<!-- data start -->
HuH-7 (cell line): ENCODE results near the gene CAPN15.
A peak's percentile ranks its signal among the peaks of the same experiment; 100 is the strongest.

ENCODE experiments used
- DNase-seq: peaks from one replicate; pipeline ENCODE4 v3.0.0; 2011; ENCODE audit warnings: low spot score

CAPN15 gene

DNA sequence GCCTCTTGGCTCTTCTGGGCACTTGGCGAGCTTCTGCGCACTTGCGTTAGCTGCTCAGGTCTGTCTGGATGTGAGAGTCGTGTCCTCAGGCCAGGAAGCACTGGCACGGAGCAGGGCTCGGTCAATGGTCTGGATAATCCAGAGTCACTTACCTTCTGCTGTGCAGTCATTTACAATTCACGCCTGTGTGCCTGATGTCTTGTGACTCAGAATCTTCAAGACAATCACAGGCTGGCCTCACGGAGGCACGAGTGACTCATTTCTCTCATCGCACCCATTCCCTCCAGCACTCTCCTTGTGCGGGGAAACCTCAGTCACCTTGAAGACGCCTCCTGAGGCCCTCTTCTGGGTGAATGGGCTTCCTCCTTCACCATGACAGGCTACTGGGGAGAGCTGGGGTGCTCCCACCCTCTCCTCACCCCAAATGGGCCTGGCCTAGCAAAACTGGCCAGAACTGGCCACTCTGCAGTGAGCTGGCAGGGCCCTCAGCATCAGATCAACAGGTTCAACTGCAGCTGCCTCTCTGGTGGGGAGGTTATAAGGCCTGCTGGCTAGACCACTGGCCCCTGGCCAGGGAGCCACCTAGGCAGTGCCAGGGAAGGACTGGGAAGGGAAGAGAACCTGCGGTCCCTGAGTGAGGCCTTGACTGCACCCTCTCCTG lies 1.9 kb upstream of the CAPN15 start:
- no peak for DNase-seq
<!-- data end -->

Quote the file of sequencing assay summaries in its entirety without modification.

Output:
HuH-7 (cell line): ENCODE results near the gene CAPN15.
A peak's percentile ranks its signal among the peaks of the same experiment; 100 is the strongest.

ENCODE experiments used
- DNase-seq: peaks from one replicate; pipeline ENCODE4 v3.0.0; 2011; ENCODE audit warnings: low spot score

CAPN15 gene

DNA sequence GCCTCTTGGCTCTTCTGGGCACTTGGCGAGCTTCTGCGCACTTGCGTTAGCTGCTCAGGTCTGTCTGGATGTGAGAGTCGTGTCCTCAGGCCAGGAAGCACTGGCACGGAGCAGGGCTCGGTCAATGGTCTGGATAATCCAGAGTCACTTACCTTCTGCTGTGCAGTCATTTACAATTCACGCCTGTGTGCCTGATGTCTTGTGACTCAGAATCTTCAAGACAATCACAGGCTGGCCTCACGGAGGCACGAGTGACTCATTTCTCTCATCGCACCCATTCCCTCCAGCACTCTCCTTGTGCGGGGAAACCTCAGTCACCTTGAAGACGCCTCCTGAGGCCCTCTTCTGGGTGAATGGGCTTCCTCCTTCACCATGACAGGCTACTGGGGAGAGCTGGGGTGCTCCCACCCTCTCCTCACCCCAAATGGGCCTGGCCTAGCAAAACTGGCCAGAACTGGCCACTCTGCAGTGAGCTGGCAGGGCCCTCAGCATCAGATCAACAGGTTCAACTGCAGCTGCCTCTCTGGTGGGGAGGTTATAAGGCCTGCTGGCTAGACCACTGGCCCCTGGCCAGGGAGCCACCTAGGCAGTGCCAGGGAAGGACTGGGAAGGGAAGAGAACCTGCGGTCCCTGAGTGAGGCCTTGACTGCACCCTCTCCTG lies 1.9 kb upstream of the CAPN15 start:
- no peak for DNase-seq